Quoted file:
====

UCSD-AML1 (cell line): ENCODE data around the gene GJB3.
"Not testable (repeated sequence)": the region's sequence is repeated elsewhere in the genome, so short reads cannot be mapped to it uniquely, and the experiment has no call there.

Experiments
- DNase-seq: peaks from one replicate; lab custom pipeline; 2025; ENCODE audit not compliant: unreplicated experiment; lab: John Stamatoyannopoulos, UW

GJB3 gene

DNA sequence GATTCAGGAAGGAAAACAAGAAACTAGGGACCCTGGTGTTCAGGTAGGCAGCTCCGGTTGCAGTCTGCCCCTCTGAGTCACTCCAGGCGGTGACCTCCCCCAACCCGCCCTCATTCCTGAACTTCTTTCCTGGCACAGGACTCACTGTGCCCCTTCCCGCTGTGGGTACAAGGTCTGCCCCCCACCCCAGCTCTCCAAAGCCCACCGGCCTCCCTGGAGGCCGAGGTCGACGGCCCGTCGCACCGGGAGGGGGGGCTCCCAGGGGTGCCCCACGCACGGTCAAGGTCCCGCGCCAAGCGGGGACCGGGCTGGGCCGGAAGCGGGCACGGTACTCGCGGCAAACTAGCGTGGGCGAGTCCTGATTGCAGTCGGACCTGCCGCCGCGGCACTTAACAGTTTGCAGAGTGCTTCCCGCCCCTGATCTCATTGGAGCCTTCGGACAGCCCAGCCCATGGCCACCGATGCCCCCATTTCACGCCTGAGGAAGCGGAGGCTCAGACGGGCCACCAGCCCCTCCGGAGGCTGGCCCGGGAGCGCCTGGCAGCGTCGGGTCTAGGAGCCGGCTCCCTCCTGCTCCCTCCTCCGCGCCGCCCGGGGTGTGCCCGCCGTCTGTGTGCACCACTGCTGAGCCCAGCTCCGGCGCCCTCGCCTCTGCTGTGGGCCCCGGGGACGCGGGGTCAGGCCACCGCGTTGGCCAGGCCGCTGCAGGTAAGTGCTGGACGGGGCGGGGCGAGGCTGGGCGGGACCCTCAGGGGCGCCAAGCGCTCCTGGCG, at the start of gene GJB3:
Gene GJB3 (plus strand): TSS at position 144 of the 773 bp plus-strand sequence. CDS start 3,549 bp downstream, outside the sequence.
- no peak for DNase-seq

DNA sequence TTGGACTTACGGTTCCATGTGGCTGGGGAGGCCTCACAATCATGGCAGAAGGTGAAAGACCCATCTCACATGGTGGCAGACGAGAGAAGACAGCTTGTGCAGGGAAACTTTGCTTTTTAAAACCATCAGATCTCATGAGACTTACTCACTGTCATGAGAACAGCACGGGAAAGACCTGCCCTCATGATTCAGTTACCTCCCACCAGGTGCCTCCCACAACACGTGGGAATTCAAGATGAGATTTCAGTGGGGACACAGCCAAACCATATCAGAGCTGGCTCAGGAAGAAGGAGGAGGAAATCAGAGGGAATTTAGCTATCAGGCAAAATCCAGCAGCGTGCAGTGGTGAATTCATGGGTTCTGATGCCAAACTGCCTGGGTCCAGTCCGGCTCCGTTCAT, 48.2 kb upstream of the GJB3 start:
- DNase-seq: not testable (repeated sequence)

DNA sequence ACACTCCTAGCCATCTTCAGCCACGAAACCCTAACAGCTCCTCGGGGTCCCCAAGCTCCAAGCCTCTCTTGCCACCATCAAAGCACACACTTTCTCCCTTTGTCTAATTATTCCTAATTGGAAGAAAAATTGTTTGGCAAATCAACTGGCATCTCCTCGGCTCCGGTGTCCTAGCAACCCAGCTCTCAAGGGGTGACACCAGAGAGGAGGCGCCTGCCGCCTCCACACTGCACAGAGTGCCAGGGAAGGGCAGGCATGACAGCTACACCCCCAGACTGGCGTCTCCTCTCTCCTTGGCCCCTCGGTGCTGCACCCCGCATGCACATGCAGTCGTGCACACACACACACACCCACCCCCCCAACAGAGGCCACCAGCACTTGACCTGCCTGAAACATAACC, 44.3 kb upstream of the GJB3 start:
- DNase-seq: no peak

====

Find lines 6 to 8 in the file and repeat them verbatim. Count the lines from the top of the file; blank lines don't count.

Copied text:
DNA sequence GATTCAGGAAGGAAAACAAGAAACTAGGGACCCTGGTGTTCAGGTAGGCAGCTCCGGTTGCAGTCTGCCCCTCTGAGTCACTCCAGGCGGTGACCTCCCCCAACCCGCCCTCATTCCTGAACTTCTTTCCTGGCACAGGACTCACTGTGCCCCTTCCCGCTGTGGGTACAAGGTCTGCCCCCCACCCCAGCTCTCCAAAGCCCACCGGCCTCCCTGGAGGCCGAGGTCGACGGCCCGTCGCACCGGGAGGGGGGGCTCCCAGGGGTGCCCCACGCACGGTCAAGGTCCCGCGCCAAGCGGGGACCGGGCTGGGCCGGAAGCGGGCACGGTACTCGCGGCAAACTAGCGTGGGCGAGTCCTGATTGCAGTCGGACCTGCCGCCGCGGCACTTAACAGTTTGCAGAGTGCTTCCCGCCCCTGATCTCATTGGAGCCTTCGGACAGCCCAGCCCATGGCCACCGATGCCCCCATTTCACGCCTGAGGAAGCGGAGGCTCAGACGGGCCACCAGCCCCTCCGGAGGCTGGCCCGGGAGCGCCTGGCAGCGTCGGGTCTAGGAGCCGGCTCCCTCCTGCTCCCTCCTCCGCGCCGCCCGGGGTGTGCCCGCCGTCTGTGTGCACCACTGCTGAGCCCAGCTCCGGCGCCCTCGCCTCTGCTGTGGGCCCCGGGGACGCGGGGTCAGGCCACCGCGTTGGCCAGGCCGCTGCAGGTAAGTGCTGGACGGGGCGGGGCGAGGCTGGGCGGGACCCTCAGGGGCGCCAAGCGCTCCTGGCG, at the start of gene GJB3:
Gene GJB3 (plus strand): TSS at position 144 of the 773 bp plus-strand sequence. CDS start 3,549 bp downstream, outside the sequence.
- no peak for DNase-seq